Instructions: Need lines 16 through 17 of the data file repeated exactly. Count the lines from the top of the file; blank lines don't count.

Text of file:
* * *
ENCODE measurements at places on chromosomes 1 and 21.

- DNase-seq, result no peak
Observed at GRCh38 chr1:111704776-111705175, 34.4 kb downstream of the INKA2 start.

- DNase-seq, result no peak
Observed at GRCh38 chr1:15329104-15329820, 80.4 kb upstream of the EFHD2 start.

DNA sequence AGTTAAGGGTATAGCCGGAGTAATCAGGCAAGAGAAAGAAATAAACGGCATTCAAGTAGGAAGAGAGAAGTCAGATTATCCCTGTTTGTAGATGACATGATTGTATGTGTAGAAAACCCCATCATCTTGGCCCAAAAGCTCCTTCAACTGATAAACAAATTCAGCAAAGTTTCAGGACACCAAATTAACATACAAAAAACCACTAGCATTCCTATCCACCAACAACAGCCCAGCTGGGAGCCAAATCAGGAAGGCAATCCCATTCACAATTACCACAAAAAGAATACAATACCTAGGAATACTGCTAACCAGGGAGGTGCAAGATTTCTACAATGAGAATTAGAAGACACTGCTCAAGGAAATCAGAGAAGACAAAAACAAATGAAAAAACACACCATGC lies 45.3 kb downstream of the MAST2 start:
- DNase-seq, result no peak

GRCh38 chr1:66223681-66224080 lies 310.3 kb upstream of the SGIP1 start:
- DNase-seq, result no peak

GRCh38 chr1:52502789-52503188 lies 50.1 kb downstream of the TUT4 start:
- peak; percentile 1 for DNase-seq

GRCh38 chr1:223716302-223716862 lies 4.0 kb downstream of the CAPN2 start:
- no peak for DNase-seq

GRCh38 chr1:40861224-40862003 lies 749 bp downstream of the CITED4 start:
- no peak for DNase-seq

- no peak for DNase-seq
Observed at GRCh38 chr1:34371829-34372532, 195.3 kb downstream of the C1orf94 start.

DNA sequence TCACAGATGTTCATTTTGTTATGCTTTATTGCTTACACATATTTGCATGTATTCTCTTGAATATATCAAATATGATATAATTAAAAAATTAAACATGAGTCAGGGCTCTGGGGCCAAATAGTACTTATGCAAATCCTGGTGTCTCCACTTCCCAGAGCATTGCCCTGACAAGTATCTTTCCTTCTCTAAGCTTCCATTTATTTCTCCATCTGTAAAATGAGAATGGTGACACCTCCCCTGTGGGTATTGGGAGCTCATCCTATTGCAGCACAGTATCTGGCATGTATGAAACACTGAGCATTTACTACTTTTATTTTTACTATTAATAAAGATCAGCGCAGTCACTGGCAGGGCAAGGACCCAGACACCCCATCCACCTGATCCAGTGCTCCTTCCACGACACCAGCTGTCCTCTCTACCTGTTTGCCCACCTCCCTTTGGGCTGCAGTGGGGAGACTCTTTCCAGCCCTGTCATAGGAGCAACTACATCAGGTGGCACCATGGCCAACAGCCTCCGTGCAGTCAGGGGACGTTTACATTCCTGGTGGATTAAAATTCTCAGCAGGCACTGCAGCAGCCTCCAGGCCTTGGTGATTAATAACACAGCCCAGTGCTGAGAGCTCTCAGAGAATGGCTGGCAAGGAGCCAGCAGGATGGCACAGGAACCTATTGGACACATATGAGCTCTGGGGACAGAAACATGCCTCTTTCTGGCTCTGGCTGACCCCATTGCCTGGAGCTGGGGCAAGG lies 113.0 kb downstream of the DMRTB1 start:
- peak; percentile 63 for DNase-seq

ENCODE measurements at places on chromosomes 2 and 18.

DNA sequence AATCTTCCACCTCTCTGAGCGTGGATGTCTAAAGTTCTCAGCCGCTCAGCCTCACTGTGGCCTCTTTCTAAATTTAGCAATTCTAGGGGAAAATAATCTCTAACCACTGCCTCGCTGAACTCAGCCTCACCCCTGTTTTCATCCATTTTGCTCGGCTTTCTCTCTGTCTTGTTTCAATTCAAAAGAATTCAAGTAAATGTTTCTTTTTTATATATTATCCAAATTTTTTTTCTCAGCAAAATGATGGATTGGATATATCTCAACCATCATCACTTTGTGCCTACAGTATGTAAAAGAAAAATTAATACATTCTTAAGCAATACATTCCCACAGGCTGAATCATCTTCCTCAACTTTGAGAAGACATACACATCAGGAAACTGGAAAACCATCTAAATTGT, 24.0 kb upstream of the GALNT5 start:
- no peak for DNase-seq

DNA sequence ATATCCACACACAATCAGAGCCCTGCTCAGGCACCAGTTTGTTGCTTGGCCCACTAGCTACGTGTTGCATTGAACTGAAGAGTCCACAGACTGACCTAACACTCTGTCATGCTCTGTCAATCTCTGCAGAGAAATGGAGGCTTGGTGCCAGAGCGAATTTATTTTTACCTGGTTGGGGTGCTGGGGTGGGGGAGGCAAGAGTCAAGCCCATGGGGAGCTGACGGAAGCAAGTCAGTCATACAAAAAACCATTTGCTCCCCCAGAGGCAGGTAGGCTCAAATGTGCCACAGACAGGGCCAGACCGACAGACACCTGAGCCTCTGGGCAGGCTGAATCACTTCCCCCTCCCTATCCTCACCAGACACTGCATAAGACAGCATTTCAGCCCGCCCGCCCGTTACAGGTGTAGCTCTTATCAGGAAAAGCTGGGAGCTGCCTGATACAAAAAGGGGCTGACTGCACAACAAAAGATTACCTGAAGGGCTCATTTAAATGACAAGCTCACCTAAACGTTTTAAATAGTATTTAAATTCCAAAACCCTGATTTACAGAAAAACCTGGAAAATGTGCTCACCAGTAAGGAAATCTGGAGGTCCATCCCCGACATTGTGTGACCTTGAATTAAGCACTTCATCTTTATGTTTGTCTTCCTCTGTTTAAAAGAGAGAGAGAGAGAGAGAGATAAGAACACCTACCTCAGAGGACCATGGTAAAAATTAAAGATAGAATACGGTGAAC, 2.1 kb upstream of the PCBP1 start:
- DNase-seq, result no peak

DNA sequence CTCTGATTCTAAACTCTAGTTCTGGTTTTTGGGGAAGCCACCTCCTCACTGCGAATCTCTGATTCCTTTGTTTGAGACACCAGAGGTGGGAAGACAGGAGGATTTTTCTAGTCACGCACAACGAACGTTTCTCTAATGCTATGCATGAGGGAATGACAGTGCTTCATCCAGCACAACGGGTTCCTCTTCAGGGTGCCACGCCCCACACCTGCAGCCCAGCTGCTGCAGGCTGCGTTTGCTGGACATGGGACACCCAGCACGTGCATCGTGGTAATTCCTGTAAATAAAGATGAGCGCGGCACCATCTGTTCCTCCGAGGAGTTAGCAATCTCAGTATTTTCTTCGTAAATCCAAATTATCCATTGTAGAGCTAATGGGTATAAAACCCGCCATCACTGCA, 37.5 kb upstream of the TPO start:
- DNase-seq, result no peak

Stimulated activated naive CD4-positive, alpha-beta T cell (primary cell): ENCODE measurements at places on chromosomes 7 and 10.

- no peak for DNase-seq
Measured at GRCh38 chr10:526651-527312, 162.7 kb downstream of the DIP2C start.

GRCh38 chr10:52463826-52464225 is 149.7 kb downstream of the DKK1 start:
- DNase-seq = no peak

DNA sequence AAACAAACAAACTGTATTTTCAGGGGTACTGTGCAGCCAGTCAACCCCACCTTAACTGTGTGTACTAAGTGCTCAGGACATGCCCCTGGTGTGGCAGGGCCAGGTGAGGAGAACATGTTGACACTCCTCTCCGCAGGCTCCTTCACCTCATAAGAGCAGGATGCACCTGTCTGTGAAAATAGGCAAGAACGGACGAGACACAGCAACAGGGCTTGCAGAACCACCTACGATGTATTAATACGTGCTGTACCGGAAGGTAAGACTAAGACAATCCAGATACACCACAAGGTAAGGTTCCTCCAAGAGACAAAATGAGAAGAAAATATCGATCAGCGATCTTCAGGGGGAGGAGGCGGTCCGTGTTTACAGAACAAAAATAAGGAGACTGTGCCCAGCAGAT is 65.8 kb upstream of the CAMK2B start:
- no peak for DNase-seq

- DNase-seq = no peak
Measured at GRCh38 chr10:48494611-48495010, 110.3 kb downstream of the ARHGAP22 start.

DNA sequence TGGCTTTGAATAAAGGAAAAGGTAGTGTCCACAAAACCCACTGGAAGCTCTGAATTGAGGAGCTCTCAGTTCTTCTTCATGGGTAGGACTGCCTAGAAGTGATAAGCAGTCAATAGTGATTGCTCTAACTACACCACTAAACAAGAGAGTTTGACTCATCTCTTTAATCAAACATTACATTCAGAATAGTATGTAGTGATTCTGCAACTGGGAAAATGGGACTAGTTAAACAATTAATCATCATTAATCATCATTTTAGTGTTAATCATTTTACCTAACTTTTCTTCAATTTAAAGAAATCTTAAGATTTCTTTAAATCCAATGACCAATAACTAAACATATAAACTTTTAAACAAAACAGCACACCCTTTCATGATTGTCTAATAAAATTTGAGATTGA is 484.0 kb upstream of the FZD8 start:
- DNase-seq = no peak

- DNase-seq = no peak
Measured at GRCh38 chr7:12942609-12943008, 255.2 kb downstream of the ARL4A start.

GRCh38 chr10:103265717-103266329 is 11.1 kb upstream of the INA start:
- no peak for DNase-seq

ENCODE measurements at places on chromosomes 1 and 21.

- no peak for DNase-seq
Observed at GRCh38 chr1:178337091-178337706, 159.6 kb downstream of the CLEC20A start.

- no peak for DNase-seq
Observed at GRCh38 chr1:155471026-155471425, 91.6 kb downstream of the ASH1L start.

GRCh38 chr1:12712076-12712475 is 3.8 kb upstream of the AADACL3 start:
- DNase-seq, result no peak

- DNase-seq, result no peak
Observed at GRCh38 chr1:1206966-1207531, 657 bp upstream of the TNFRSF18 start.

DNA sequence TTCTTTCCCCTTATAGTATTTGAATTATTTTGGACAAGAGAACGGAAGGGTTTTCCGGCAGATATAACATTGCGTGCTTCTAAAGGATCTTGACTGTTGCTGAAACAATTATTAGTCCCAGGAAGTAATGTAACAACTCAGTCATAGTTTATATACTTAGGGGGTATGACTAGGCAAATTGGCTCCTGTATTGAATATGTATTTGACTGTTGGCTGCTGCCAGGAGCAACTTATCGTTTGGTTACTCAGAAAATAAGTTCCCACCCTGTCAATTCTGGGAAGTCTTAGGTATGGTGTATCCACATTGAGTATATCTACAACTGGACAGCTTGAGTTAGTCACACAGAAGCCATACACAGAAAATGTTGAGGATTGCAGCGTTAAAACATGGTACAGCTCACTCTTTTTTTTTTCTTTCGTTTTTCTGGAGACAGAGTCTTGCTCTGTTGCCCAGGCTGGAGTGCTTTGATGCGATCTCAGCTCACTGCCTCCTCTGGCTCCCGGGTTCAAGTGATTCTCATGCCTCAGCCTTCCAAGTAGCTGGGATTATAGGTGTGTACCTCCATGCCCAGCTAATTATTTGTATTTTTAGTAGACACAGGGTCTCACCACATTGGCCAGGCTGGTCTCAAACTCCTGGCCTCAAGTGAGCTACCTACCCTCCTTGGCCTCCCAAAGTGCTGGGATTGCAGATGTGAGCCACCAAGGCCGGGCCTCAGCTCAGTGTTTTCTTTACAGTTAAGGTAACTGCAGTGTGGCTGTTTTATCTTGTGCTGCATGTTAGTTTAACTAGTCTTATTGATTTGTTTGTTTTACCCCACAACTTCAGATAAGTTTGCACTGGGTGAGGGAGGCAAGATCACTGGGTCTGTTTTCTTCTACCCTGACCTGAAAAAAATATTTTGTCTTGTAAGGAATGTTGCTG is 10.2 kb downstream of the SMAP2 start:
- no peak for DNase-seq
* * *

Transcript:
- no peak for DNase-seq
Observed at GRCh38 chr1:34371829-34372532, 195.3 kb downstream of the C1orf94 start.